SITUATION 5: TO BE DETERMINED:  We decided that we’re going to buy James some dark sunglasses, and next time he goes somewhere with us he will wear all black, stand off to the side, and look menacing.  We won’t offer any explanation of who he is, but when someone asks we’ll say he’s our “security detail.”  We Hillboros are kind of a big deal.  We need a bodyguard.  We have a family reunion coming up…I think we might debut that look then.  It will look like we’ve really made it in life.

You might think, “Oh, this is Andy’s friend” would be a sufficient explanation in all of those situations, but think about it: why would I bring one of Andy’s friends to my school picnic?  Why would Andy bring him to work?  Why would we bring him to a family reunion?  It ends up seeming weird that we have this extra dude with us all the time.  Whatever.  It’s an odd situation, but it’s been a fun addition to our family.  Maybe we’re strange, but I’ve accepted that normal is far out of my reach.  That’s okay.  I’ll be happy with my husband and my butler/driver/sister wife/security detail.  Who knows what he’ll be next?

unraveling-the-mystery-of-content-marketing


Running Out of Drugs

Isolated Empty Pill BottlesRunning out of your medications is scary.

I know. It’s happened to me several times in the last few months.

Sometimes it was a matter of supply. My usual pharmacy ran out of Ambien and wasn’t going to get any more until after the weekend. Fortunately, they recommended a mom-an-pop pharmacy (yes, such things do still exist) just down the street and helped me transfer my prescription there.

Another time the problem was the prescription. I ran out of Ativan, but when I called in for a refill, I was told that it wasn’t time for one. When I looked at the bottle more closely, I discovered that they had given me 60 pills, as if I were taking two a day, instead of the three a day actually prescribed. (I was changing doctors about that time and there was miscommunication.)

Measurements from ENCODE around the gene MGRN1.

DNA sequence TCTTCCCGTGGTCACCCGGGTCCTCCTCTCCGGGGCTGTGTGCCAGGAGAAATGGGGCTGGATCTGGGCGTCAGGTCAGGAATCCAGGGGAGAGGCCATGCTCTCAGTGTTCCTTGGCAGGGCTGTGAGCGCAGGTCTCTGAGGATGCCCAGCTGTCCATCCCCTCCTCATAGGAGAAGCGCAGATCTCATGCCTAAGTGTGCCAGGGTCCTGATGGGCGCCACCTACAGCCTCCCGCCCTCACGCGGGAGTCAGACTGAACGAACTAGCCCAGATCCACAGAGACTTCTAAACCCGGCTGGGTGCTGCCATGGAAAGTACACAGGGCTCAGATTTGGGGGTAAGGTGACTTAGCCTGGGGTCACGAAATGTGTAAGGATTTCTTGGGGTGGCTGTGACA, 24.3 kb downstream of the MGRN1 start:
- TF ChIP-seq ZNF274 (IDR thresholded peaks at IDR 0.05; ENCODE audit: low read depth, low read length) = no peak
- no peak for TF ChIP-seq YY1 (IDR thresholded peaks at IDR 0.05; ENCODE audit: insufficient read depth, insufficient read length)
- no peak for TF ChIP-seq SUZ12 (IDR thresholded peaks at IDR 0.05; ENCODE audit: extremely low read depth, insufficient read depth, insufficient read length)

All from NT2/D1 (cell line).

Yet another time, it was money. I ran out of Abilify (actually aripiprazole – all my scrips are generic) and was told that even with insurance, it would cost me $800 because of the out-of-pocket required minimum. I spent a couple of days arguing with the insurance company, researching solutions online, and making sure a local pharmacy would take the coupon I found, which lowered the price to under $200. (I also had to stand in line while they called the coupon people and the insurance company to see how to enter it all in their system.)

And of course there are the everyday screw-ups. My husband forgot to pick up my scrips, or forgot which pharmacy they were at, or didn’t hear me say that I was completely out, or the pharmacy didn’t open until 10:00, or they had my pills in two different bags and they only gave us one. There are lots of ways it can happen.

Once I even took my entire supply on a weekend getaway and left them in a drawer in the bed-and-breakfast. I know. Stupid.

Most of the time running out of drugs isn’t a crisis. It just feels like one.

Of course, there are exceptions. It is a crisis if you run out of certain anti-anxiety drugs and you don’t get any for several days. You can have withdrawal – actual, physical as well as psychological withdrawal. I’ve heard that benzo withdrawal can be as bad as opiates. That’s one reason it’s important to replace your meds as soon as possible.

A lot of psychotropic medications build up to a therapeutic level in your bloodstream, so a day or two without them probably won’t even be noticeable. When you start taking them again, your levels will even out.